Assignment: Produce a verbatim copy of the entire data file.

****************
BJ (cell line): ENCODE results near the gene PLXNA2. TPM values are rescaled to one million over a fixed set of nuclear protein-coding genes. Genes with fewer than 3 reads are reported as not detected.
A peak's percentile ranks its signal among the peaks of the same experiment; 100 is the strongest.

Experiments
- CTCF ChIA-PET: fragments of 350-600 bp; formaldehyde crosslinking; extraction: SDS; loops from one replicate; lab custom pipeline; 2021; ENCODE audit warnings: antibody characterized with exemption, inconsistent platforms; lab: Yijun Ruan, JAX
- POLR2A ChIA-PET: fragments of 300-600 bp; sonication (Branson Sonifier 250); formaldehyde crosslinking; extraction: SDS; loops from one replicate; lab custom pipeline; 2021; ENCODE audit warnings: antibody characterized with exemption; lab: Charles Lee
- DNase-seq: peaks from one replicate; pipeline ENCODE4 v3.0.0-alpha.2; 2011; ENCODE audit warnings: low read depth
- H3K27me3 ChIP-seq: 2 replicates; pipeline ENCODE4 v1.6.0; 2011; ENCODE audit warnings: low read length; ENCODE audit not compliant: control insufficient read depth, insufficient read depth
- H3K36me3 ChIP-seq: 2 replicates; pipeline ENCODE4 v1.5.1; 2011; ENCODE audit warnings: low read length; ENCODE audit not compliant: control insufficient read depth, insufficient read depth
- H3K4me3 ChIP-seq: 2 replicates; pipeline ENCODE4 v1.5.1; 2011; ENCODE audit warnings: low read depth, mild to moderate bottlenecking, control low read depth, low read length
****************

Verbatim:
BJ (cell line): ENCODE results near the gene PLXNA2. TPM values are rescaled to one million over a fixed set of nuclear protein-coding genes. Genes with fewer than 3 reads are reported as not detected.
A peak's percentile ranks its signal among the peaks of the same experiment; 100 is the strongest.

Experiments
- CTCF ChIA-PET: fragments of 350-600 bp; formaldehyde crosslinking; extraction: SDS; loops from one replicate; lab custom pipeline; 2021; ENCODE audit warnings: antibody characterized with exemption, inconsistent platforms; lab: Yijun Ruan, JAX
- POLR2A ChIA-PET: fragments of 300-600 bp; sonication (Branson Sonifier 250); formaldehyde crosslinking; extraction: SDS; loops from one replicate; lab custom pipeline; 2021; ENCODE audit warnings: antibody characterized with exemption; lab: Charles Lee
- DNase-seq: peaks from one replicate; pipeline ENCODE4 v3.0.0-alpha.2; 2011; ENCODE audit warnings: low read depth
- H3K27me3 ChIP-seq: 2 replicates; pipeline ENCODE4 v1.6.0; 2011; ENCODE audit warnings: low read length; ENCODE audit not compliant: control insufficient read depth, insufficient read depth
- H3K36me3 ChIP-seq: 2 replicates; pipeline ENCODE4 v1.5.1; 2011; ENCODE audit warnings: low read length; ENCODE audit not compliant: control insufficient read depth, insufficient read depth
- H3K4me3 ChIP-seq: 2 replicates; pipeline ENCODE4 v1.5.1; 2011; ENCODE audit warnings: low read depth, mild to moderate bottlenecking, control low read depth, low read length